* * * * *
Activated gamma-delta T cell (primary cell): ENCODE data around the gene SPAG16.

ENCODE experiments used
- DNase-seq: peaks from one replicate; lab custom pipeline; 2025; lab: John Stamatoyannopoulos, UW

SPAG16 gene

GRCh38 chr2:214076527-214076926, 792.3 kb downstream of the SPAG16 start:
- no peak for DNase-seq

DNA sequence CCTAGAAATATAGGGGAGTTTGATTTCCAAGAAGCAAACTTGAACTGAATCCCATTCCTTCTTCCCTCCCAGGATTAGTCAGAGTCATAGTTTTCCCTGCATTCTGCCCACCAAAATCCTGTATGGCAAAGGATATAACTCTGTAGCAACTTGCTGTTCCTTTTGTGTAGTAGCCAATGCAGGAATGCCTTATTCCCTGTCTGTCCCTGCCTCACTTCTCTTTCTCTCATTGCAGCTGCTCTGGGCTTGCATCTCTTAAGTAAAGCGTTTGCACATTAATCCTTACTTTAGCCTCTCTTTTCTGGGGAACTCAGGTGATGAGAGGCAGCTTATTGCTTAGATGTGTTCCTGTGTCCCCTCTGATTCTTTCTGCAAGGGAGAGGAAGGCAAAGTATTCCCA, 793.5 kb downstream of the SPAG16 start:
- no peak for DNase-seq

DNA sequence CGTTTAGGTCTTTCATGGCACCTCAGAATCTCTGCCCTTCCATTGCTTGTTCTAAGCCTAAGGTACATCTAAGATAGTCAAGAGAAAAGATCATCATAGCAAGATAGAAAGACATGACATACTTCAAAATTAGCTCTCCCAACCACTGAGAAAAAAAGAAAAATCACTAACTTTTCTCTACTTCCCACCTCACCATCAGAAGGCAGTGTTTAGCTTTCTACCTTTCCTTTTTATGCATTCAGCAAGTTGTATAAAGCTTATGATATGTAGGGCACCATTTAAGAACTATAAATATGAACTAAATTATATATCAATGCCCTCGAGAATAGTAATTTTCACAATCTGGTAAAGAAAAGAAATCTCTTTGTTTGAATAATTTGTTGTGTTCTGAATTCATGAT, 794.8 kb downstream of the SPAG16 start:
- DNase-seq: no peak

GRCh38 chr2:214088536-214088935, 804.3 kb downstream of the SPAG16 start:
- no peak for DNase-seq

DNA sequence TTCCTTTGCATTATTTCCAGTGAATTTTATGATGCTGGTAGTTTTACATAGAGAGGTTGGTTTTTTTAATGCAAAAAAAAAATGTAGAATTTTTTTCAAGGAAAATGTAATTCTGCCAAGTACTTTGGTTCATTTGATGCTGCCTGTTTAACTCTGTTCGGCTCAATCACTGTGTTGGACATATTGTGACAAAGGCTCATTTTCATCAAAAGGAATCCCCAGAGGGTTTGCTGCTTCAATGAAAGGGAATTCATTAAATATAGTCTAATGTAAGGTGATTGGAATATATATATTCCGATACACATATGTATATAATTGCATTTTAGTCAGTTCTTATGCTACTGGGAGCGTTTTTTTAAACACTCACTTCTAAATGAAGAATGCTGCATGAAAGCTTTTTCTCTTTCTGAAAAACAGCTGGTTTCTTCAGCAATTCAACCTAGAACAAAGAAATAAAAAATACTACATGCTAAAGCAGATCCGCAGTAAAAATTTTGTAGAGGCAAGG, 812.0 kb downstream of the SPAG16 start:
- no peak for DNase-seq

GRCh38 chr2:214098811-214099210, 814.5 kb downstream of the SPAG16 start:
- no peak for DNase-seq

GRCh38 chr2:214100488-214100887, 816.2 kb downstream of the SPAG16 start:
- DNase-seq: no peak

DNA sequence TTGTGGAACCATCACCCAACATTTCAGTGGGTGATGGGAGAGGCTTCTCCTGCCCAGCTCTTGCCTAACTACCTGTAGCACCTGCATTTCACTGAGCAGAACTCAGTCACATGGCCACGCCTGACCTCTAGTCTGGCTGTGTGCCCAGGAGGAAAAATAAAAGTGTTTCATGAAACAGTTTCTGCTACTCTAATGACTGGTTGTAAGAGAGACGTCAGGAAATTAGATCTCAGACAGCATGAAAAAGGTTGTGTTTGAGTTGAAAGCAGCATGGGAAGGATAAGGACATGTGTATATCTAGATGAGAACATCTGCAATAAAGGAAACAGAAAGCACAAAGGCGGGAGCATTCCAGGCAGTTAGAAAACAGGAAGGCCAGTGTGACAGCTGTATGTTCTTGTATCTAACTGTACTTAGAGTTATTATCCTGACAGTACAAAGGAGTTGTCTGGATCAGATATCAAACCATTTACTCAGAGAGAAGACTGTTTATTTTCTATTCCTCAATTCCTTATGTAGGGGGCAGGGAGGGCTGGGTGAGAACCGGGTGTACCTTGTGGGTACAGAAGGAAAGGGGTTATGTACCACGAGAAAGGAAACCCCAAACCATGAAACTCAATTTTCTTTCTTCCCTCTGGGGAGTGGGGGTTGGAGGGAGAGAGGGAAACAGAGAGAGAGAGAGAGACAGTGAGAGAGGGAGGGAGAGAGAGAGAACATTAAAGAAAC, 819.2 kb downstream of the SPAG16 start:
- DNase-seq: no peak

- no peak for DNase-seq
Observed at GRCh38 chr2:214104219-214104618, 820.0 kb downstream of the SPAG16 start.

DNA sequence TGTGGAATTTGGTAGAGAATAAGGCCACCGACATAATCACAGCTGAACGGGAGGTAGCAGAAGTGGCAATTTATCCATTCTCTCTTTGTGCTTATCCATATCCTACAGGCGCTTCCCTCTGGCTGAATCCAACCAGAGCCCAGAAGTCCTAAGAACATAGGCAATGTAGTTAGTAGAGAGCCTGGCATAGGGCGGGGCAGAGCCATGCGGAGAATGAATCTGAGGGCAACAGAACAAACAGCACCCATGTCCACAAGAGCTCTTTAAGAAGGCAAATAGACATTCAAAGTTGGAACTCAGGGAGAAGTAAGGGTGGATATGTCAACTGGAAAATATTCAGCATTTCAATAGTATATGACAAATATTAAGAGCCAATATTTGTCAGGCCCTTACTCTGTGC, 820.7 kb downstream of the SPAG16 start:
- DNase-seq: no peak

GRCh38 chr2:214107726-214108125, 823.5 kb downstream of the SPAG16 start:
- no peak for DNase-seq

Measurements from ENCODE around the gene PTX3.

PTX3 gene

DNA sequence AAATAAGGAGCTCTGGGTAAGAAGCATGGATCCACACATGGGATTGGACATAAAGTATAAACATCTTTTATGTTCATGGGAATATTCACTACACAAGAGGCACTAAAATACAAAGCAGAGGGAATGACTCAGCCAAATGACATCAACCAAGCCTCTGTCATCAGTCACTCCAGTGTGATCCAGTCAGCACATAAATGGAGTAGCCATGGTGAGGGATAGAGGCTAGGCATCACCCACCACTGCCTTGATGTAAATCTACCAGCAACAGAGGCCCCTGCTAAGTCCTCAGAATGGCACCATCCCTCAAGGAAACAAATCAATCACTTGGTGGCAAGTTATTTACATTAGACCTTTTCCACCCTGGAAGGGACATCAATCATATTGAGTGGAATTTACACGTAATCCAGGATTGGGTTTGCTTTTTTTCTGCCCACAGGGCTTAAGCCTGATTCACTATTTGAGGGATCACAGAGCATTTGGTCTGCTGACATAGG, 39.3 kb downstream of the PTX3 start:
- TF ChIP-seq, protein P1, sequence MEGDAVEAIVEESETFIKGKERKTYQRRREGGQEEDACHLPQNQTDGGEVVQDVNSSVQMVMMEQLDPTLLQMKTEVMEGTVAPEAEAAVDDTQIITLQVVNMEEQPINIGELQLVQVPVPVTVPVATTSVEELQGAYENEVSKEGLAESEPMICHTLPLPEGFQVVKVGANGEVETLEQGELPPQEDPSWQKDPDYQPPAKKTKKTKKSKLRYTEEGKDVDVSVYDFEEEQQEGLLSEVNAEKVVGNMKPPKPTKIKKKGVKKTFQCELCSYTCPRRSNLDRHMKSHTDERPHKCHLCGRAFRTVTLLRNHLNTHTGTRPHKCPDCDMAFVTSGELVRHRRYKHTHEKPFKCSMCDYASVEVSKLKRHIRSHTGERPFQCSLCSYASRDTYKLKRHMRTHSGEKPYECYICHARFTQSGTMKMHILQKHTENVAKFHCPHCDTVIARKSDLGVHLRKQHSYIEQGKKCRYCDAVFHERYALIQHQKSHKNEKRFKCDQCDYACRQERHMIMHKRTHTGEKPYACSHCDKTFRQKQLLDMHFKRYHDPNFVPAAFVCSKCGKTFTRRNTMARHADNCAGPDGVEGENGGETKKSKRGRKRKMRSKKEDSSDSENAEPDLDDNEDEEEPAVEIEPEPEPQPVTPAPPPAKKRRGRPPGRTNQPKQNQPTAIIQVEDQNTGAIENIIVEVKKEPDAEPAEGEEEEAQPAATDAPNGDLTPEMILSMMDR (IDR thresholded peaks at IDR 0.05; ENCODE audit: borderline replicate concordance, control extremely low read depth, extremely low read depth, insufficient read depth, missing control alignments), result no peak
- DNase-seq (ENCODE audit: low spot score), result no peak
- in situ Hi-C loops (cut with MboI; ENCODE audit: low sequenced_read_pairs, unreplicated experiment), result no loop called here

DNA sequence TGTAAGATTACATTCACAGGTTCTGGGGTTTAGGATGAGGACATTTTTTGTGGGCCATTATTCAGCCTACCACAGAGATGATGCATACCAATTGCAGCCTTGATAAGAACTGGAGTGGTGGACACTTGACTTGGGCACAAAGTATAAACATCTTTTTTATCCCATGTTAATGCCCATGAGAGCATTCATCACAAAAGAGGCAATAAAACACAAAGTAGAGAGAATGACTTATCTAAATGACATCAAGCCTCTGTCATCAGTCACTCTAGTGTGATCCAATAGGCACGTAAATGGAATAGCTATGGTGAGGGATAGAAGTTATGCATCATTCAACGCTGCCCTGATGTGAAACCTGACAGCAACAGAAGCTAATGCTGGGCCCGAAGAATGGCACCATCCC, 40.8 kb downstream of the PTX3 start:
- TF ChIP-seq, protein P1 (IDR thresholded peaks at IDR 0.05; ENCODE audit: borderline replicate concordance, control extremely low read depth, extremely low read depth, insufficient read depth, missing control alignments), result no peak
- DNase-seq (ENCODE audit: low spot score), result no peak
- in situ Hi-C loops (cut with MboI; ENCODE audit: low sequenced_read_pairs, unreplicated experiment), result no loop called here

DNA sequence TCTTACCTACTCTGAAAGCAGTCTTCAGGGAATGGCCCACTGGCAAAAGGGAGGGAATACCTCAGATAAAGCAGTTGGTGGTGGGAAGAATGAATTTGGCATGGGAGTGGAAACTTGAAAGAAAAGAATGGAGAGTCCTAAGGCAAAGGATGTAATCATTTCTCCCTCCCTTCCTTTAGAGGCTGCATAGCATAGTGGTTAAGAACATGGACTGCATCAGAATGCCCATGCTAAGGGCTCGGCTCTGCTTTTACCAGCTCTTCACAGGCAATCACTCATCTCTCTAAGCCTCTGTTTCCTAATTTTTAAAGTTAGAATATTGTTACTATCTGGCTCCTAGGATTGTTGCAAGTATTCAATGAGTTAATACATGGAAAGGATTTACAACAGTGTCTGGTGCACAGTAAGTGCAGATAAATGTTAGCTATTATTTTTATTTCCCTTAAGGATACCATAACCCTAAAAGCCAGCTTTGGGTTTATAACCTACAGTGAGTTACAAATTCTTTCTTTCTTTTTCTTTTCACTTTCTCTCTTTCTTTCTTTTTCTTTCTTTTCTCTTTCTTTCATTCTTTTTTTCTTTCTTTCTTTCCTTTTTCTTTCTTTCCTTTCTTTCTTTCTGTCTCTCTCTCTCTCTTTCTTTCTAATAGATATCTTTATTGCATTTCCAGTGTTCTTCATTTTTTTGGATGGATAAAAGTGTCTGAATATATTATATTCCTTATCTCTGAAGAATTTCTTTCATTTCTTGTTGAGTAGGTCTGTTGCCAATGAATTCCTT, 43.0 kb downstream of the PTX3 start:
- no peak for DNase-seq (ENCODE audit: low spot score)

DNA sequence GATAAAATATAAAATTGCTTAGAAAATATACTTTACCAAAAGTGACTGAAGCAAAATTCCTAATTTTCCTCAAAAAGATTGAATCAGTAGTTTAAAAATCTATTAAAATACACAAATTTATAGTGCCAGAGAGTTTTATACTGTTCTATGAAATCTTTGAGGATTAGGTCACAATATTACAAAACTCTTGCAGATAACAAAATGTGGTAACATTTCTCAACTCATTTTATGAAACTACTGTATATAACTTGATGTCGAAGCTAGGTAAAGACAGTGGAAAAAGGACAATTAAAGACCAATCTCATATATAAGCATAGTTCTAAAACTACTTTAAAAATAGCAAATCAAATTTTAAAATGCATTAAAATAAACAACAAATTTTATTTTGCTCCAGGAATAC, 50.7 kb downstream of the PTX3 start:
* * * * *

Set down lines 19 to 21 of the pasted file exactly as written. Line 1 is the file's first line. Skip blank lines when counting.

DNA sequence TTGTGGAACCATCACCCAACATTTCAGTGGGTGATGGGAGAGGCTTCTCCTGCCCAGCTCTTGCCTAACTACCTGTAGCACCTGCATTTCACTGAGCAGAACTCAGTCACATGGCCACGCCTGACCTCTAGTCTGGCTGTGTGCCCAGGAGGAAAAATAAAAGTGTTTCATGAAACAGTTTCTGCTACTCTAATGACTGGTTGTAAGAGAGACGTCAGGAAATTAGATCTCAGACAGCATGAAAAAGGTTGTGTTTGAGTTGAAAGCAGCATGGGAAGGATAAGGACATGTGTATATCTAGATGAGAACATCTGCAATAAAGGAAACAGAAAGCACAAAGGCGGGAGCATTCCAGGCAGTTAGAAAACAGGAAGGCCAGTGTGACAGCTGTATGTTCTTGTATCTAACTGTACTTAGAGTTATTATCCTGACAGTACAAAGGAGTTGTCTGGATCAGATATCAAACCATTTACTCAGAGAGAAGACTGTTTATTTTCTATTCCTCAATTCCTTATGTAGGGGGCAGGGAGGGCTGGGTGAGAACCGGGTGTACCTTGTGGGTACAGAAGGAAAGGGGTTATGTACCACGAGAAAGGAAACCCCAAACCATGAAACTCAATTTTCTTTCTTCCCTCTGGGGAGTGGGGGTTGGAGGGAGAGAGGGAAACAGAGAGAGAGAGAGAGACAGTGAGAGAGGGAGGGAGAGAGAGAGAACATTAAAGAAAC, 819.2 kb downstream of the SPAG16 start:
- DNase-seq: no peak

- no peak for DNase-seq